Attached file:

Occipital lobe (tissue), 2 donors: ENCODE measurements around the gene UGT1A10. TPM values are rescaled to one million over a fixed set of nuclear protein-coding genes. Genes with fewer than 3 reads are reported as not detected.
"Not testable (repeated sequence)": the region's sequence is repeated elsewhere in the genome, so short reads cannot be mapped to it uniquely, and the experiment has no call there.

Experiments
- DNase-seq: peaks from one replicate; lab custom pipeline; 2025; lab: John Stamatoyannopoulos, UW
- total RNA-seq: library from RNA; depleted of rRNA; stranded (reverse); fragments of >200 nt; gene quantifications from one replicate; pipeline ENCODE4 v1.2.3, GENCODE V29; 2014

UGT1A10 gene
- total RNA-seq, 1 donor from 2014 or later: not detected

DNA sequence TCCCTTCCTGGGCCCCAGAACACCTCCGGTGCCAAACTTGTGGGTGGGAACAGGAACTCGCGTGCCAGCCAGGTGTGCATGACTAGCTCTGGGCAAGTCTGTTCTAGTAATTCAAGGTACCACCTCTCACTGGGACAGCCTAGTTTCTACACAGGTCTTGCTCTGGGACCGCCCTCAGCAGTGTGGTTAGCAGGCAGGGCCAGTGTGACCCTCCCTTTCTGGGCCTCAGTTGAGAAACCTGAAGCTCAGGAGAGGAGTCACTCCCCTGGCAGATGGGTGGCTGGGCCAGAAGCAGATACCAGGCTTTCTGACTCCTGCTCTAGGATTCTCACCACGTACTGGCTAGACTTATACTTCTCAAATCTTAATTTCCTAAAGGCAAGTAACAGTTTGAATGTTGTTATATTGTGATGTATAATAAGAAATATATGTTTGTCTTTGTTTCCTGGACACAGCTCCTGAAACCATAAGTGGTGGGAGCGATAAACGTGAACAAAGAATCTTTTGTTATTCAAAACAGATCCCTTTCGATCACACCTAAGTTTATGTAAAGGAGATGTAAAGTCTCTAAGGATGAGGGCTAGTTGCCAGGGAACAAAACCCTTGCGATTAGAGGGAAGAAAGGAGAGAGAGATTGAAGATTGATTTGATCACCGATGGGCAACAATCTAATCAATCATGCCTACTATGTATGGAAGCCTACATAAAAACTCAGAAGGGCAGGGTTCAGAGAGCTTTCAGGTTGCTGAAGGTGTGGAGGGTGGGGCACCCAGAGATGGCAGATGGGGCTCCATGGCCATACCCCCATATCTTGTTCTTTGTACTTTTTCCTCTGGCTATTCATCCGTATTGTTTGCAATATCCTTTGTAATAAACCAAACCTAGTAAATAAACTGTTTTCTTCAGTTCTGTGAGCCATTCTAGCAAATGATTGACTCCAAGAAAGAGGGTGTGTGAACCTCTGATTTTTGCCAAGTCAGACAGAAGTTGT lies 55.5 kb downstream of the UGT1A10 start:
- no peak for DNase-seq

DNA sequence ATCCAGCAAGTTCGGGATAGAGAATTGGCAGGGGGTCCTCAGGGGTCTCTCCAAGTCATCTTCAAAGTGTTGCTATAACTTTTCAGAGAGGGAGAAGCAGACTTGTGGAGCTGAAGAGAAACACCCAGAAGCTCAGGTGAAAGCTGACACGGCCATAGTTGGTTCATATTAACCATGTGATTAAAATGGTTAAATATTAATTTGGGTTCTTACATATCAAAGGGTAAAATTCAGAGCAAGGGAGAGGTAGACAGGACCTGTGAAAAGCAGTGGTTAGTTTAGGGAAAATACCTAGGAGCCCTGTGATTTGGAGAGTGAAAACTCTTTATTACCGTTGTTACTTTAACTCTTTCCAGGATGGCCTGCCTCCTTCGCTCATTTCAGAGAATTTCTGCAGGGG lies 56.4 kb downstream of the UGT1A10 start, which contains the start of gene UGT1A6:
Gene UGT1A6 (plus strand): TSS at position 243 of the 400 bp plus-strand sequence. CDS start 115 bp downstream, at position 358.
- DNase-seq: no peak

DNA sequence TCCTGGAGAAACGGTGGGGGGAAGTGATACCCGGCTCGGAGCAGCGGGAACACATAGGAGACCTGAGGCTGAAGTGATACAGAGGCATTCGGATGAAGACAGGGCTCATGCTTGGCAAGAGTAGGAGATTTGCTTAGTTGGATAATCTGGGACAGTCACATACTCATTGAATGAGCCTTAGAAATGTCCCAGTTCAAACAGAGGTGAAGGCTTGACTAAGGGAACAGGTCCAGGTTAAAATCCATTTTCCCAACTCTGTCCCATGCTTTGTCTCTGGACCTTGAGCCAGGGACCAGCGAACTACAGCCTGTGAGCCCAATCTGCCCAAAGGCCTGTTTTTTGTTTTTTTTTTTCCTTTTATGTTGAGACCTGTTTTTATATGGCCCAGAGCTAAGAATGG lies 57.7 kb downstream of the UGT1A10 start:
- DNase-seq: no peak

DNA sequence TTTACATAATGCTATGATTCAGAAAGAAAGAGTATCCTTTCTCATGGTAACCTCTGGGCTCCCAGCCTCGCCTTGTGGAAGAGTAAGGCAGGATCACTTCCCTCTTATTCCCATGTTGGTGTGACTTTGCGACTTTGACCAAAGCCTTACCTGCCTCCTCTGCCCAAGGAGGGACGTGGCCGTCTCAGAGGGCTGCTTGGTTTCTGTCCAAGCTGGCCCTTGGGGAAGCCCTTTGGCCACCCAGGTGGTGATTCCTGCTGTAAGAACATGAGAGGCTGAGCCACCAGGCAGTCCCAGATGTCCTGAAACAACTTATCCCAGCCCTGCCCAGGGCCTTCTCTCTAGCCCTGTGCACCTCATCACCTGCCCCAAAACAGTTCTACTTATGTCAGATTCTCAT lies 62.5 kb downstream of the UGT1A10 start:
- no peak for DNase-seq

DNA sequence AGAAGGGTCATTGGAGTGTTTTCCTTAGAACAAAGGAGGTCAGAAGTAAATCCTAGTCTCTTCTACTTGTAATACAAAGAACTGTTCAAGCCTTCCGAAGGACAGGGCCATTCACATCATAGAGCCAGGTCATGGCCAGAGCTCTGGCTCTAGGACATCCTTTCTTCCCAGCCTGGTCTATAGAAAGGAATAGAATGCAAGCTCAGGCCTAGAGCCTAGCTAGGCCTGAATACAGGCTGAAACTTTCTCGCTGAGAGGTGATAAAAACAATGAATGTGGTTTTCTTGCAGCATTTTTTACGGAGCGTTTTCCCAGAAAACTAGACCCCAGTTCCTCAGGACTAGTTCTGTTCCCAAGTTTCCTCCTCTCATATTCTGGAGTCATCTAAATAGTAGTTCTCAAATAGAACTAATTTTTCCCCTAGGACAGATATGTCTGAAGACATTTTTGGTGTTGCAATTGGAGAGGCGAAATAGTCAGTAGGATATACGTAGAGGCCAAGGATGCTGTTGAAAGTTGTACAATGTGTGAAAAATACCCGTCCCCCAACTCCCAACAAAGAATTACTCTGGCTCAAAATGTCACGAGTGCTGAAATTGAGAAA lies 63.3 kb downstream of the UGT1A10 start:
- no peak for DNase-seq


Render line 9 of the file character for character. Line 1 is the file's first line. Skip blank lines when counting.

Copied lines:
- no peak for DNase-seq